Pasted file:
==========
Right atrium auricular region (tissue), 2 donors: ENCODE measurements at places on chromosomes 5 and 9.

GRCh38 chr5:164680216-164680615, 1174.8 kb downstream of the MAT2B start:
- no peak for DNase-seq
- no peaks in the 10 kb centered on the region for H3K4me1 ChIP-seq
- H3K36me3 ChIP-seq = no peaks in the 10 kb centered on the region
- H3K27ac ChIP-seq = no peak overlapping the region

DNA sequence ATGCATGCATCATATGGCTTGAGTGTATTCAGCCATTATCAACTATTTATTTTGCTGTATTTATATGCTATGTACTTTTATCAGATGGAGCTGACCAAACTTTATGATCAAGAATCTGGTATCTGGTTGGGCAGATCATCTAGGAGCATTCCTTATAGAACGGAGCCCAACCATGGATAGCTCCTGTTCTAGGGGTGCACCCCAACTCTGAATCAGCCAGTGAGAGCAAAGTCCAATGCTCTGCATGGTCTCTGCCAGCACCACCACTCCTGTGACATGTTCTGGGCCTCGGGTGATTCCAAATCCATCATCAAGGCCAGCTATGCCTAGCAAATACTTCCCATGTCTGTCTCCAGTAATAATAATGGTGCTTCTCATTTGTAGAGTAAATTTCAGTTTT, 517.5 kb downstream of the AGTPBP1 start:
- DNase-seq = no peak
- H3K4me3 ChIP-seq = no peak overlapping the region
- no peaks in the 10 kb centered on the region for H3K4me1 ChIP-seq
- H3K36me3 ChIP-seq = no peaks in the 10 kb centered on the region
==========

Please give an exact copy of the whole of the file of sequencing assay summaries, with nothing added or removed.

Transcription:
Right atrium auricular region (tissue), 2 donors: ENCODE measurements at places on chromosomes 5 and 9.

GRCh38 chr5:164680216-164680615, 1174.8 kb downstream of the MAT2B start:
- no peak for DNase-seq
- no peaks in the 10 kb centered on the region for H3K4me1 ChIP-seq
- H3K36me3 ChIP-seq = no peaks in the 10 kb centered on the region
- H3K27ac ChIP-seq = no peak overlapping the region

DNA sequence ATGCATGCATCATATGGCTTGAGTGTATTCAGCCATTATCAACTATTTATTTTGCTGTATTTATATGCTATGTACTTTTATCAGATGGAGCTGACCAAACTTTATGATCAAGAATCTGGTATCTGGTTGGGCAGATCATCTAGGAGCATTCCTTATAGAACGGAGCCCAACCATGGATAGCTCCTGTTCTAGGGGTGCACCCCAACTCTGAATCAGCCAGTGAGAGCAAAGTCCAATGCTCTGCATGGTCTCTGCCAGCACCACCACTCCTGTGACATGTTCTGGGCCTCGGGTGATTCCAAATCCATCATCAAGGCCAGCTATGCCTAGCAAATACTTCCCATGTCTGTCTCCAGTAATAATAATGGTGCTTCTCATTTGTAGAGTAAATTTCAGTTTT, 517.5 kb downstream of the AGTPBP1 start:
- DNase-seq = no peak
- H3K4me3 ChIP-seq = no peak overlapping the region
- no peaks in the 10 kb centered on the region for H3K4me1 ChIP-seq
- H3K36me3 ChIP-seq = no peaks in the 10 kb centered on the region